What they wish they had known



In recent years there has been a veritable, real, pulsating and engaging tourism boom in Iceland. There is an ever growing amount of information available to visitors travelling to this country, yet sometimes the best place to find out what visitors think is to straightout ask them! It is always great to find out what visitors to Iceland are experiencing or thinking. I decided to take to the streets and ask a couple nice and obliging tourists, what they wish they had known before coming to Iceland. Here are a few of the responses from my inquiries!

 
 

Icelandic Glacier and Northern lights “I wish I had know that it would be this cold so soon after summer”

This particular tourist in Reykjavík is from mainland Europe, which has, this late summer been experiencing a heat wave. He was surprised that already in the beginning of September, there was a chill in the air. It is a fact, and an unfortunate one, that we in Iceland do not experience the four seasons known to most Europeans. We have something that appears more like two seasons, summer and winter. Best to bring plenty of sweaters.                     

                                                                                 
 “I did not realize how accessible the island is”

The ring road around the country is an ideal travel plan. If you want to see many interesting and beautiful sites, without much fuss, rent a car and drive the road number one from Reykjavík, all the way around and back again to Reykjavík!
 

“I was surprised by how bad  the service at restaurants is”

In one word, service in Iceland sucks. This is true especially if you are coming from the United Sates where servers depend on tips to make a reasonable living. In Iceland, servers do not have this incentive. They will treat you fine, and you may even get a smile, but don't be disappointed if your server at a restaurant doesn't come over to your table every ten minutes to see how you are doing. In less formal establishments like cafes and bars it is almost the rule that it is necessary to go to the bar to order your drink or meal. Don't misunderstand though, they will not be rude, and they will most likely even be friendly if you try talking to them. The difference is mainly that they will be more casual about their job and not overly helpful, unless they are asked for help.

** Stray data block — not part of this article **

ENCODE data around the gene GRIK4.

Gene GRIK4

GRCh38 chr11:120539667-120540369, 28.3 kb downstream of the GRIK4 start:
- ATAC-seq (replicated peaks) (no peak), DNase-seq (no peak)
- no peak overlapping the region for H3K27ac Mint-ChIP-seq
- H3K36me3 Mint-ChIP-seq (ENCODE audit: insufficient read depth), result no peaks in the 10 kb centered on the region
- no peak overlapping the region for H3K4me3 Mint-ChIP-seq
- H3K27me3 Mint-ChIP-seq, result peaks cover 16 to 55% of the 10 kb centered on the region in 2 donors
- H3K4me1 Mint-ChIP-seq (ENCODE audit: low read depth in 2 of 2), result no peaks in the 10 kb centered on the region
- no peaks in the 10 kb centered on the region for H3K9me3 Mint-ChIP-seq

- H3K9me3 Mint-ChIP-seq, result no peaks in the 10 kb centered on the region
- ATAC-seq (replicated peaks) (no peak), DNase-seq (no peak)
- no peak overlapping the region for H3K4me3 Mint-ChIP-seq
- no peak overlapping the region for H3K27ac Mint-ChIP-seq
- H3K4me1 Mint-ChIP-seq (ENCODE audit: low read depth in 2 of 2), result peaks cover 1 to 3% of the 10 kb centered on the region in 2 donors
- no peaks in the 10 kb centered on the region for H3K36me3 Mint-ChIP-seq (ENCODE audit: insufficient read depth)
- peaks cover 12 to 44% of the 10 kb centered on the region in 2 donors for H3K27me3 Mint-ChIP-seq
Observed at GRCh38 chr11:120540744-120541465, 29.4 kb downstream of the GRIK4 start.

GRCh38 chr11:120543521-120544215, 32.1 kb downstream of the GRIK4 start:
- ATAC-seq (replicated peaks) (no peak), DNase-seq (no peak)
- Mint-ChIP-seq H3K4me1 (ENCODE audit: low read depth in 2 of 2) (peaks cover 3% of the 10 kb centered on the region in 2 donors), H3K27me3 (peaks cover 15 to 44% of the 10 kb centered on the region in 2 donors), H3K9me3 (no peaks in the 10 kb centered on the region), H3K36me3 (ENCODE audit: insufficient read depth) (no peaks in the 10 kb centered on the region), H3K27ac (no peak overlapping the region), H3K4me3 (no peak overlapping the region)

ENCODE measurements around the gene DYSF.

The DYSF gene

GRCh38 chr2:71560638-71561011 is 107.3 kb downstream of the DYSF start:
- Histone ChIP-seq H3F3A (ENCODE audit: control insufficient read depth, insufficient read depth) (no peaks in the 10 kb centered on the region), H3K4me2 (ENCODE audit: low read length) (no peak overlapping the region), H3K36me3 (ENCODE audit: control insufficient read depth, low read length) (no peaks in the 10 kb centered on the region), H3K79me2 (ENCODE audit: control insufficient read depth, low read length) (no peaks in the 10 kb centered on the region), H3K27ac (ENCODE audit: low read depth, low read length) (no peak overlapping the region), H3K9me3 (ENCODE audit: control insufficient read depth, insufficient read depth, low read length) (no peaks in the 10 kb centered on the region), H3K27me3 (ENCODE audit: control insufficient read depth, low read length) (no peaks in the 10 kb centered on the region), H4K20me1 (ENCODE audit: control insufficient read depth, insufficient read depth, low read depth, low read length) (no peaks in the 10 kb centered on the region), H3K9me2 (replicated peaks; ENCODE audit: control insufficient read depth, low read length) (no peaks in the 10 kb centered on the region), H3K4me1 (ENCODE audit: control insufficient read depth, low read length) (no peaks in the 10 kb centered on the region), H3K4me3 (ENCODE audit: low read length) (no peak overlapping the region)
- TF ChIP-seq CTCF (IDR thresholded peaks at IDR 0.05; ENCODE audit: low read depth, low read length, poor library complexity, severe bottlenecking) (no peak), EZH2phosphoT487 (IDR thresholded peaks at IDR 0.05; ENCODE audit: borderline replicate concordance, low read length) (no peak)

“I wish I had known to bring some normal clothes to wear in downtown Reykjavík”

Most Icelanders dress as if the cold were a silly joke! In all fairness, they most likely drive cars everywhere and use them as some strange metal and plastic coat. You will notice though, that it isn't necessary to wear hiking gear in downtown Reykjavík!
 

“I wish I had known that pilsner sold in the supermarkets and grocery stores has almost no alcohol content!”

This is so true! Iceland has some pretty hardcore laws in relation to the selling and buying of alcohol. There are special, government run stores called Vínbúðin that sell all the legally available alcoholic beverages in the country (apart from restaurants and bars). Not only that, they don't even open on Sundays! So, if you want to buy anything, from a single beer to a bottle of Schnapps, make sure to do it during opening hours (before 6 pm) and before Sunday!

 
“I wish I had realized how complicated the money is!”

We have a silly currency, pretty, but silly!
It is easy to get mixed up by the large numbers and all the coins. Best to look it up before hand so that you don't spend unnecessary amounts of time fumbling with money at a cash register. Also, be aware of your exchange rate so that you understand well what things cost.
 

“I wish I had known from the start that bottled water in Iceland is the same exact thing as tap water”

This! This is such a good point. Paying for water in Iceland is a waste of money. Period.
 

“I wish I had known how much I would like it right away!”

A lovely couple enjoying a beer at the Kex Hostel had just arrived to Iceland when I approached them and asked my question. They could barely say, having spent so little time here, but were jolly enough to give this fun answer. I do think it is symbolic in a way, as everyone I spoke to seemed happy with their visit and had pretty much only nice things to say of our little land.






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